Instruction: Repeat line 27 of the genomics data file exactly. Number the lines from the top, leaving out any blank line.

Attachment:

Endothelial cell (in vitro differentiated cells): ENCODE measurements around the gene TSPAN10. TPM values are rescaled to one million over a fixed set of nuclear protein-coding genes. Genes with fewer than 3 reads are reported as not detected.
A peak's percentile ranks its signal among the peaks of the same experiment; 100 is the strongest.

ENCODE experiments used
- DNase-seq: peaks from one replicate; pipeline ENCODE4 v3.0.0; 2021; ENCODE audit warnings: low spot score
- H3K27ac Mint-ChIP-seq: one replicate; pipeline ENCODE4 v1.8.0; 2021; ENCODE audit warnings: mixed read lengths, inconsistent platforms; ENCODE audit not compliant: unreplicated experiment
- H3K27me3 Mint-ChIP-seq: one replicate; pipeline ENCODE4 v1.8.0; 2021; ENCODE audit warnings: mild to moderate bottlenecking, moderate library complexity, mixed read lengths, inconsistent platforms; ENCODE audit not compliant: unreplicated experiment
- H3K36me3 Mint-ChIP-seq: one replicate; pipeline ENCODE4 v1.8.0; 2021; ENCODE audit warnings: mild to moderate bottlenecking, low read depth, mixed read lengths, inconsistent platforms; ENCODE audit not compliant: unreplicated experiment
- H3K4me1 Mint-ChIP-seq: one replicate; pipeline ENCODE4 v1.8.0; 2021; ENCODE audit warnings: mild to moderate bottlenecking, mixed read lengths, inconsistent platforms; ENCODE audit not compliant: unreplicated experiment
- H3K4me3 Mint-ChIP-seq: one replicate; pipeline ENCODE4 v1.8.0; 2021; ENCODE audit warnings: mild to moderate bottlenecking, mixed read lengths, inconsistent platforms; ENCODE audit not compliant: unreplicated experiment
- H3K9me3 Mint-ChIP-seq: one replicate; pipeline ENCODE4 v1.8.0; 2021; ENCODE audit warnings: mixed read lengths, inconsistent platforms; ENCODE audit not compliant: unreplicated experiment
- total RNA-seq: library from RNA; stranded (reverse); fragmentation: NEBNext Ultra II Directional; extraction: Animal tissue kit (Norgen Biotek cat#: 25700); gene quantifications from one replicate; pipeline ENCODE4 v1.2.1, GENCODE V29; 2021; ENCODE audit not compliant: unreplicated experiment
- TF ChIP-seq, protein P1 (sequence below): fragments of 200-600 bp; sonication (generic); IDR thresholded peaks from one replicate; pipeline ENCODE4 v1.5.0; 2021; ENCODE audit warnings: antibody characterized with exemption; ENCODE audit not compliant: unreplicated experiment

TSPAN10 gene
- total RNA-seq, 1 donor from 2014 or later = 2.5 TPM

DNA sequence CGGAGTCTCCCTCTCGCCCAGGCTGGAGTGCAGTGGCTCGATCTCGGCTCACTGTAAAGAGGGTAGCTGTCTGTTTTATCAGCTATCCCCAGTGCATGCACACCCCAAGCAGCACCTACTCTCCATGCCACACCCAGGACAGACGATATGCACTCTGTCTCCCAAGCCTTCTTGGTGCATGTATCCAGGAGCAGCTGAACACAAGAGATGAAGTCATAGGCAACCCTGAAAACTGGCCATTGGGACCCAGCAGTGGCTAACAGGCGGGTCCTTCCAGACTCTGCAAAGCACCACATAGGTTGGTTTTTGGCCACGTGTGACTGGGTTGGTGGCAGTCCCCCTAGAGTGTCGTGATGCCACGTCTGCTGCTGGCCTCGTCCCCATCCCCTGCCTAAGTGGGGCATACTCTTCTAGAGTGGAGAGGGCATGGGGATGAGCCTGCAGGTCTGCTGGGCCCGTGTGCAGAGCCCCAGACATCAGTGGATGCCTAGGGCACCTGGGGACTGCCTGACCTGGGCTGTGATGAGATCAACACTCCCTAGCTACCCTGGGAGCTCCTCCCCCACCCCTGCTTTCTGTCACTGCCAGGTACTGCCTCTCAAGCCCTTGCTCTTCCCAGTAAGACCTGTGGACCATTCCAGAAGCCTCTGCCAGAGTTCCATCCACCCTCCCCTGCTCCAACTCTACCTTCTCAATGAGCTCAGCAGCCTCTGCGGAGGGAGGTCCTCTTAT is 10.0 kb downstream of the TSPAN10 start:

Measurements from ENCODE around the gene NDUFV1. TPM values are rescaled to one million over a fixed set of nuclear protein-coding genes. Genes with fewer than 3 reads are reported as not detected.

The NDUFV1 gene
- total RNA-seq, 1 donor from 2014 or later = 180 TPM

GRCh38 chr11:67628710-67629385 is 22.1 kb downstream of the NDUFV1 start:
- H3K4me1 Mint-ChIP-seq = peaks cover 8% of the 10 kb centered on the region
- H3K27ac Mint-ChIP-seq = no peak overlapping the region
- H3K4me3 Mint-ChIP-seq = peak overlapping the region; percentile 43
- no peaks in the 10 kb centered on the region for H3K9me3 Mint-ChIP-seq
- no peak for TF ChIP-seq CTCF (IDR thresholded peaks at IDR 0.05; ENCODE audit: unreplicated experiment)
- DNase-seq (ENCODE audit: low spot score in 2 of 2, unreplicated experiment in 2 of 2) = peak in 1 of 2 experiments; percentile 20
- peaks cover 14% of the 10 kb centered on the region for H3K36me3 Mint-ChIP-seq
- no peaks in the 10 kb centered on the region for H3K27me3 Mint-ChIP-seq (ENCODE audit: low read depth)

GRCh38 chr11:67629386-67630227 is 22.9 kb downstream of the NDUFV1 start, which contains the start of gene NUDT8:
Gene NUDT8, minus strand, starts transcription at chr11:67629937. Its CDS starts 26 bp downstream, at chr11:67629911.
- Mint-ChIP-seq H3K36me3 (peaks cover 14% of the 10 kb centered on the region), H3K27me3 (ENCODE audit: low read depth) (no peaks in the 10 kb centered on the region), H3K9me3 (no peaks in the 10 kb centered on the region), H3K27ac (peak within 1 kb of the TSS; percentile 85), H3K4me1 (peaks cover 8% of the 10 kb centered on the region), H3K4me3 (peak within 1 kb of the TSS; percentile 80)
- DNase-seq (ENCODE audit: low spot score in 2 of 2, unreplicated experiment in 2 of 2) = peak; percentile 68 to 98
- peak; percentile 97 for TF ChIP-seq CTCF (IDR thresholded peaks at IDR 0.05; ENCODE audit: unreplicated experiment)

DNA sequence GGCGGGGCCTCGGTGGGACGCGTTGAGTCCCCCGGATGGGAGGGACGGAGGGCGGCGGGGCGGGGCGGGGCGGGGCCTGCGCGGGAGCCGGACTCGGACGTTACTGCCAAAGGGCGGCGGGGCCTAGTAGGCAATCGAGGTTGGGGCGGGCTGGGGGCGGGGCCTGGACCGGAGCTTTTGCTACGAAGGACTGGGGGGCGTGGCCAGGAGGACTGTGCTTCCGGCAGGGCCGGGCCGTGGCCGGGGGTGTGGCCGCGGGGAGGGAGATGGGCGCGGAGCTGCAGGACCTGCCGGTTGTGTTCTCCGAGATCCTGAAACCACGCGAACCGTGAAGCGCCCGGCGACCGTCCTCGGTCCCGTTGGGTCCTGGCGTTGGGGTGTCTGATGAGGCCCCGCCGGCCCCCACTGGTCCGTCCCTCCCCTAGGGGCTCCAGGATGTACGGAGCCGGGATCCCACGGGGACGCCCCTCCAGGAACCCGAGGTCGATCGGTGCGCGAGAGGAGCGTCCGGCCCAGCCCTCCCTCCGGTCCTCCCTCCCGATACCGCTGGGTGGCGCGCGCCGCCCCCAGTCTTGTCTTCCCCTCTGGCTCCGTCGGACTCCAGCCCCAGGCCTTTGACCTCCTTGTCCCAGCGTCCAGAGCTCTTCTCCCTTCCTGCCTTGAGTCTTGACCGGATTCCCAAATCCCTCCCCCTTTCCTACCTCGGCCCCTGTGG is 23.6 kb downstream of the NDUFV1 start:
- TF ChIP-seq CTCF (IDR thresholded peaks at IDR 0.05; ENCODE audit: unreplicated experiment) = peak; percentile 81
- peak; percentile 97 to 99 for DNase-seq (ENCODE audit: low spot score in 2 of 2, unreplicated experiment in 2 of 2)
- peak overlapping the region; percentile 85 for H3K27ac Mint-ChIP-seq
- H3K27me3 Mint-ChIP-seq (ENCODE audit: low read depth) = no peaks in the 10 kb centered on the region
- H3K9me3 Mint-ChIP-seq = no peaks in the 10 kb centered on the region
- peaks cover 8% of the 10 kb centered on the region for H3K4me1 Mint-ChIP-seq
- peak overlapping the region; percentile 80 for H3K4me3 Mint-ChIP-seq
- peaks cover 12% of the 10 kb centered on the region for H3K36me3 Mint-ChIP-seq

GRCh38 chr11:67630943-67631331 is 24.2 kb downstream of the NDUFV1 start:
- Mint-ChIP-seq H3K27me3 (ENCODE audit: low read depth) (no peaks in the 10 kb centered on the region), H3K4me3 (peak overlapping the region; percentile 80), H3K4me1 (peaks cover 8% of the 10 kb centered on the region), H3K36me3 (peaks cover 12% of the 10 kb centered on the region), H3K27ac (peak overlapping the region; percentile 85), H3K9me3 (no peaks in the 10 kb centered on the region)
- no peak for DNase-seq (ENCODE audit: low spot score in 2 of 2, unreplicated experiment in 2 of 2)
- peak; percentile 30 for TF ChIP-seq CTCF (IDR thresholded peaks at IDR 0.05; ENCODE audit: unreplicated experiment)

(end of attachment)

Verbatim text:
- no peaks in the 10 kb centered on the region for H3K27me3 Mint-ChIP-seq (ENCODE audit: low read depth)